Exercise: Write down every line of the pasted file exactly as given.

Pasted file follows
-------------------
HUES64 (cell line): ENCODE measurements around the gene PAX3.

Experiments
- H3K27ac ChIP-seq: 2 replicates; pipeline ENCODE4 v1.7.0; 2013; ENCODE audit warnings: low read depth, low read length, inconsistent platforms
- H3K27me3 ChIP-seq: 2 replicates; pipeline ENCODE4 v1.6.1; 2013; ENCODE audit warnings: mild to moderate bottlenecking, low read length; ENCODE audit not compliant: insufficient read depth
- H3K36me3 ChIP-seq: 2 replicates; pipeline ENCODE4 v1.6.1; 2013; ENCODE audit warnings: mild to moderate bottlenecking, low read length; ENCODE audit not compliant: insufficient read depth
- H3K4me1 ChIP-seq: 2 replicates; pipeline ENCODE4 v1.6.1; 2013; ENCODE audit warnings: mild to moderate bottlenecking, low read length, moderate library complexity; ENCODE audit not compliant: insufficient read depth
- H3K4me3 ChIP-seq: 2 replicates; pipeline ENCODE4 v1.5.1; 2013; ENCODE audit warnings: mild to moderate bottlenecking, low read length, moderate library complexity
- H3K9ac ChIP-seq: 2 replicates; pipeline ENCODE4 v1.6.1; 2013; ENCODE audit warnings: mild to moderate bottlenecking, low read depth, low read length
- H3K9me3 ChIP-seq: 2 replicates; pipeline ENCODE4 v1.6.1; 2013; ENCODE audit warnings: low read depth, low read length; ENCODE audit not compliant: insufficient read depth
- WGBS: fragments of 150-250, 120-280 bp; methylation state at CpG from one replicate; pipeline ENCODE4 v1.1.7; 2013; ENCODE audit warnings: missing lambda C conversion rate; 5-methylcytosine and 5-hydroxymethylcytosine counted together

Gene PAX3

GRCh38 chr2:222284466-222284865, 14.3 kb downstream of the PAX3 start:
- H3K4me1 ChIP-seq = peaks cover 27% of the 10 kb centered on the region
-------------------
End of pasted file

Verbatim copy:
HUES64 (cell line): ENCODE measurements around the gene PAX3.

Experiments
- H3K27ac ChIP-seq: 2 replicates; pipeline ENCODE4 v1.7.0; 2013; ENCODE audit warnings: low read depth, low read length, inconsistent platforms
- H3K27me3 ChIP-seq: 2 replicates; pipeline ENCODE4 v1.6.1; 2013; ENCODE audit warnings: mild to moderate bottlenecking, low read length; ENCODE audit not compliant: insufficient read depth
- H3K36me3 ChIP-seq: 2 replicates; pipeline ENCODE4 v1.6.1; 2013; ENCODE audit warnings: mild to moderate bottlenecking, low read length; ENCODE audit not compliant: insufficient read depth
- H3K4me1 ChIP-seq: 2 replicates; pipeline ENCODE4 v1.6.1; 2013; ENCODE audit warnings: mild to moderate bottlenecking, low read length, moderate library complexity; ENCODE audit not compliant: insufficient read depth
- H3K4me3 ChIP-seq: 2 replicates; pipeline ENCODE4 v1.5.1; 2013; ENCODE audit warnings: mild to moderate bottlenecking, low read length, moderate library complexity
- H3K9ac ChIP-seq: 2 replicates; pipeline ENCODE4 v1.6.1; 2013; ENCODE audit warnings: mild to moderate bottlenecking, low read depth, low read length
- H3K9me3 ChIP-seq: 2 replicates; pipeline ENCODE4 v1.6.1; 2013; ENCODE audit warnings: low read depth, low read length; ENCODE audit not compliant: insufficient read depth
- WGBS: fragments of 150-250, 120-280 bp; methylation state at CpG from one replicate; pipeline ENCODE4 v1.1.7; 2013; ENCODE audit warnings: missing lambda C conversion rate; 5-methylcytosine and 5-hydroxymethylcytosine counted together

Gene PAX3

GRCh38 chr2:222284466-222284865, 14.3 kb downstream of the PAX3 start:
- H3K4me1 ChIP-seq = peaks cover 27% of the 10 kb centered on the region